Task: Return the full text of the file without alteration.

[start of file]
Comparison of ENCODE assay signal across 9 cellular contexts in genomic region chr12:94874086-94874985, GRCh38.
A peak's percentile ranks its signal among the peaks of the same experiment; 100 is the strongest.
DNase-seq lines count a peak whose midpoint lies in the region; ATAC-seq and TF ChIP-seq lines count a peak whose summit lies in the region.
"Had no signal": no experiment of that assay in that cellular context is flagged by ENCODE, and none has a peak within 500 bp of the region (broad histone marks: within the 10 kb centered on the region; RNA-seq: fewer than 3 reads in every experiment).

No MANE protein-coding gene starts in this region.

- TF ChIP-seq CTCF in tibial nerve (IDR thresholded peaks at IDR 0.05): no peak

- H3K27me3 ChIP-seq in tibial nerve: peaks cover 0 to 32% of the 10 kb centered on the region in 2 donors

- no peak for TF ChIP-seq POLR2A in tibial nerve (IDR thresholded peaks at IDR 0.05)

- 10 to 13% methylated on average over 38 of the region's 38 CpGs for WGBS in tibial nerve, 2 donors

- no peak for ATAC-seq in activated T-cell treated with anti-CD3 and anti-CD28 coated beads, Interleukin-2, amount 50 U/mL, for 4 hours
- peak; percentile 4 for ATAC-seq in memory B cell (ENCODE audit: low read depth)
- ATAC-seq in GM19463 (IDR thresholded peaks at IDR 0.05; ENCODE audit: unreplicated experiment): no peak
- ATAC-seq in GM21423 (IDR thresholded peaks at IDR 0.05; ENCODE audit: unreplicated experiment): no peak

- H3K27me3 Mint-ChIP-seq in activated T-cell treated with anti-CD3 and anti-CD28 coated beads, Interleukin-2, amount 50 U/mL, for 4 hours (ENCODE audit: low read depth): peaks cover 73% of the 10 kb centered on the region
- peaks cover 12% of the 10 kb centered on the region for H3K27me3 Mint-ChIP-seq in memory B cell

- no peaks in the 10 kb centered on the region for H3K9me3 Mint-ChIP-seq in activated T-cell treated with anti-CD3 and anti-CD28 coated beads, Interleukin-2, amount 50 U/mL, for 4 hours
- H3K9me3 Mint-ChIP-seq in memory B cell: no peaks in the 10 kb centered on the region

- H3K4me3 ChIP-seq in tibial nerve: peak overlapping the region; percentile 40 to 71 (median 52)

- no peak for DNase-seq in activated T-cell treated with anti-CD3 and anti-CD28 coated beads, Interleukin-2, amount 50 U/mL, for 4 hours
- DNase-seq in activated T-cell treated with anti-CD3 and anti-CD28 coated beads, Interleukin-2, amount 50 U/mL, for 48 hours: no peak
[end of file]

Comparison of ENCODE assay signal across 9 cellular contexts in genomic region chr12:94874086-94874985, GRCh38.
A peak's percentile ranks its signal among the peaks of the same experiment; 100 is the strongest.
DNase-seq lines count a peak whose midpoint lies in the region; ATAC-seq and TF ChIP-seq lines count a peak whose summit lies in the region.
"Had no signal": no experiment of that assay in that cellular context is flagged by ENCODE, and none has a peak within 500 bp of the region (broad histone marks: within the 10 kb centered on the region; RNA-seq: fewer than 3 reads in every experiment).

No MANE protein-coding gene starts in this region.

- TF ChIP-seq CTCF in tibial nerve (IDR thresholded peaks at IDR 0.05): no peak

- H3K27me3 ChIP-seq in tibial nerve: peaks cover 0 to 32% of the 10 kb centered on the region in 2 donors

- no peak for TF ChIP-seq POLR2A in tibial nerve (IDR thresholded peaks at IDR 0.05)

- 10 to 13% methylated on average over 38 of the region's 38 CpGs for WGBS in tibial nerve, 2 donors

- no peak for ATAC-seq in activated T-cell treated with anti-CD3 and anti-CD28 coated beads, Interleukin-2, amount 50 U/mL, for 4 hours
- peak; percentile 4 for ATAC-seq in memory B cell (ENCODE audit: low read depth)
- ATAC-seq in GM19463 (IDR thresholded peaks at IDR 0.05; ENCODE audit: unreplicated experiment): no peak
- ATAC-seq in GM21423 (IDR thresholded peaks at IDR 0.05; ENCODE audit: unreplicated experiment): no peak

- H3K27me3 Mint-ChIP-seq in activated T-cell treated with anti-CD3 and anti-CD28 coated beads, Interleukin-2, amount 50 U/mL, for 4 hours (ENCODE audit: low read depth): peaks cover 73% of the 10 kb centered on the region
- peaks cover 12% of the 10 kb centered on the region for H3K27me3 Mint-ChIP-seq in memory B cell

- no peaks in the 10 kb centered on the region for H3K9me3 Mint-ChIP-seq in activated T-cell treated with anti-CD3 and anti-CD28 coated beads, Interleukin-2, amount 50 U/mL, for 4 hours
- H3K9me3 Mint-ChIP-seq in memory B cell: no peaks in the 10 kb centered on the region

- H3K4me3 ChIP-seq in tibial nerve: peak overlapping the region; percentile 40 to 71 (median 52)

- no peak for DNase-seq in activated T-cell treated with anti-CD3 and anti-CD28 coated beads, Interleukin-2, amount 50 U/mL, for 4 hours
- DNase-seq in activated T-cell treated with anti-CD3 and anti-CD28 coated beads, Interleukin-2, amount 50 U/mL, for 48 hours: no peak